KFC's Yum should 'build on reputation'
Updated: 2013-02-06 11:40
By Michael Barris in New York (China Daily)
To deal with fallout over a food-safety scare at its restaurants in China last year, KFC parent Yum Brands Inc needs to be proactive in recognizing the value Chinese consumers assign to a brand's reputation, according to corporate-communication experts.
"Many Chinese are attracted to foreign brands because of their reputations for quality," wrote Natalie Lowe and Alistair Nicholas, reputation-management specialists with the International Association of Business Communicators.
"In the cases of food and beverages Chinese consumers are attracted to (and willing to pay a premium for) foreign brands because of their reputations for standards in hygiene, health and safety," according to the two experts from the San Francisco-based trade group.
Yum, which has been seen as a model for how a foreign company can succeed in China, on Tuesday posted a 6 percent drop in fourth-quarter net profit and warned that it expects 2013 earnings to shrink.
It explained that customers shunned restaurants after media reports in December that some of KFC's former suppliers in China used excessive antibiotics in their chickens.
Although analysts said a slowdown in the food-service industry also influenced Yum's disappointing results, investors pushed the company's New York-listed shares down by 2.9 percent on Tuesday.
With nearly 5,300 restaurants in the country, mostly KFC outlets, Yum generates more than half of its sales from China. The company also owns the Pizza Hut and Taco Bell chains.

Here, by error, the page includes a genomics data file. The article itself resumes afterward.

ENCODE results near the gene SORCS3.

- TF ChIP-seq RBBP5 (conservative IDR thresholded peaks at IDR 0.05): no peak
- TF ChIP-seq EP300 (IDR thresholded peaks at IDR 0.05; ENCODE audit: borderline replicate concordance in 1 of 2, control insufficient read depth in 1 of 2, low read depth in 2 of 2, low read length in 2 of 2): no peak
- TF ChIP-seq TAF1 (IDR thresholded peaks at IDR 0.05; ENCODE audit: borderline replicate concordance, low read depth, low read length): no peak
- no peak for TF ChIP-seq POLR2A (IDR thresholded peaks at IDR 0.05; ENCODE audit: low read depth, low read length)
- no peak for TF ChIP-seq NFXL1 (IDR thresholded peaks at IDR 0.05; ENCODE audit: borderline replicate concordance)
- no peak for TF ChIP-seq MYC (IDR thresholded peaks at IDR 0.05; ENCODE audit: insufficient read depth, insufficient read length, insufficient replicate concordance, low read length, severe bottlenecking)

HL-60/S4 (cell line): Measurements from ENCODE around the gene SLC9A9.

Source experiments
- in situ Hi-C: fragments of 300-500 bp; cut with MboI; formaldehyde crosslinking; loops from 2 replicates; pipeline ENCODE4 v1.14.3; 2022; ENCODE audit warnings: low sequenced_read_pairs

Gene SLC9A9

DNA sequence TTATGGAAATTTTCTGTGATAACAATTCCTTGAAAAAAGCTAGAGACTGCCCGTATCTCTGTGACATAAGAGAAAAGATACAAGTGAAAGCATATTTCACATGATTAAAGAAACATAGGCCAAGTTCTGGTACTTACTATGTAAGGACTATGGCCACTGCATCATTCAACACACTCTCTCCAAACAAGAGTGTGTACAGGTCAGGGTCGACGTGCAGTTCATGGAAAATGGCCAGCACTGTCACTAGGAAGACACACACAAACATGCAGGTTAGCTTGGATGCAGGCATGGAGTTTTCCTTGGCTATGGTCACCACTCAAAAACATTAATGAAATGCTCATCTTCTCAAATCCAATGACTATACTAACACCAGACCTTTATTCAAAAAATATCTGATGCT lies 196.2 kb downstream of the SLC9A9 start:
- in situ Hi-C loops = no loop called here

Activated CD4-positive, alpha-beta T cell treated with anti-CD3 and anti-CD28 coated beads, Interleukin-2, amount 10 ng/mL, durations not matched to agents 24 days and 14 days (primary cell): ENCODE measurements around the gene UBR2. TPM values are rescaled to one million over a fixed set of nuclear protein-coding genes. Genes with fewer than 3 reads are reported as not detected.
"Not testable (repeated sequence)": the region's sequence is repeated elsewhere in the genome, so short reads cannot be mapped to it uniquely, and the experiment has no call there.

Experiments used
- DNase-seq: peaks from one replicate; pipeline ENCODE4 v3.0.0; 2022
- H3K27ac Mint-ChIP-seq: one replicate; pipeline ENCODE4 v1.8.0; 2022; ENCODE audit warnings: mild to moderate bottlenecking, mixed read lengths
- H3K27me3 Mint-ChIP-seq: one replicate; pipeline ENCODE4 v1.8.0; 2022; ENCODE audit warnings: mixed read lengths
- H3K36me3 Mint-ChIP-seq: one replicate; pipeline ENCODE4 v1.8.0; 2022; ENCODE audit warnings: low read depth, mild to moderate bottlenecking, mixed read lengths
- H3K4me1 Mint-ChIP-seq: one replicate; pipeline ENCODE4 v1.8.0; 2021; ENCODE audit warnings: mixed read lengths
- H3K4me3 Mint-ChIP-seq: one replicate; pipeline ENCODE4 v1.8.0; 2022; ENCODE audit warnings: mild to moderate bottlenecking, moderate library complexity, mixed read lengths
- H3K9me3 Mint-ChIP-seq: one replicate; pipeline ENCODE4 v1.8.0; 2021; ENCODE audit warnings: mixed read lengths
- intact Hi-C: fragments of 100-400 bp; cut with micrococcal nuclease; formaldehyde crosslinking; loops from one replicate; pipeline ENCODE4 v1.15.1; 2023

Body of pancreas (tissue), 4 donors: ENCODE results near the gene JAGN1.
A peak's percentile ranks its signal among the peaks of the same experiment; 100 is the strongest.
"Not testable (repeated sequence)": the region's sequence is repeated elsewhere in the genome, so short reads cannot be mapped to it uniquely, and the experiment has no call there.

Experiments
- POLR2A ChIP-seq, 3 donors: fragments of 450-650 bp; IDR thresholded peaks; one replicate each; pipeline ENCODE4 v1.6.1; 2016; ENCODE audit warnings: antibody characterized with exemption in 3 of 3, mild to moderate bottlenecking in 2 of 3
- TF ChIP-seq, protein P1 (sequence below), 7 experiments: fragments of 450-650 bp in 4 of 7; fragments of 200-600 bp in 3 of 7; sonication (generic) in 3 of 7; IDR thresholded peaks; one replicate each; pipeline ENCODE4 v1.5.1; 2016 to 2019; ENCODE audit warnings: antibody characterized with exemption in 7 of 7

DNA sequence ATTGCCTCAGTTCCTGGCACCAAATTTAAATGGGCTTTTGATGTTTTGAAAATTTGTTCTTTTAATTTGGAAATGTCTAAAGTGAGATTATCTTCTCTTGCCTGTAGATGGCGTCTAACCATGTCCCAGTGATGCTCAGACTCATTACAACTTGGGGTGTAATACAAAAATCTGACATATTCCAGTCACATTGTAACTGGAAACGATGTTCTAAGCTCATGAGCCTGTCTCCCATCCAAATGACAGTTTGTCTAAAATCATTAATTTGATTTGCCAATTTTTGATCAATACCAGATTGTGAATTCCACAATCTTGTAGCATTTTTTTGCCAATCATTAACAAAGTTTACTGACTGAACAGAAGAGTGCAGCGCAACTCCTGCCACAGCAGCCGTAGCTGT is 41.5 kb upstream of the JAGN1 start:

In a conference call with analysts, CEO David Novak said the best thing the Kentucky-based company could do now is give consumers time to forget the matter and move on. Reuters reported that Yum is strengthening its food safety standards and will launch an aggressive marketing campaign after the Feb 10 Lunar New Year holiday to underscore its commitment to food safety.
In a statement, Yum acknowledged that "the negative effect on the KFC brand" in China over the past seven weeks had been "intense". But Novak said the company remains "more committed than ever" to restoring customers' confidence and regaining their brand loyalty.
In the social-media age, reputation management is crucial for companies that do business in China. In a 2011 article published by the business communicators association, Lowe and Nicholas wrote that numerous scandals affecting consumer products, particularly food, have led Chinese consumers to be "very much concerned with brand and corporate reputation".
The two authors are, respectively, vice-president of the Emergent China practice and executive vice-president for the Asia-Pacific region, at Weber Shandwick, a global public relations firm.
A survey by Weber Shandwick of 1,375 consumers and 575 senior executives worldwide, including some in China, showed that nearly half of Chinese consumers frequently or regularly discussed a specific company's reputation with others.
Lowe and Nicholas recommended that companies use social media in pushing out key messages.
"Companies need to integrate their brand's identity and add social-media elements to their traditional print or broadcast messaging," according to the authors. The company also should engage the public while being "authentic and transparent".
(China Daily 02/06/2013 page1)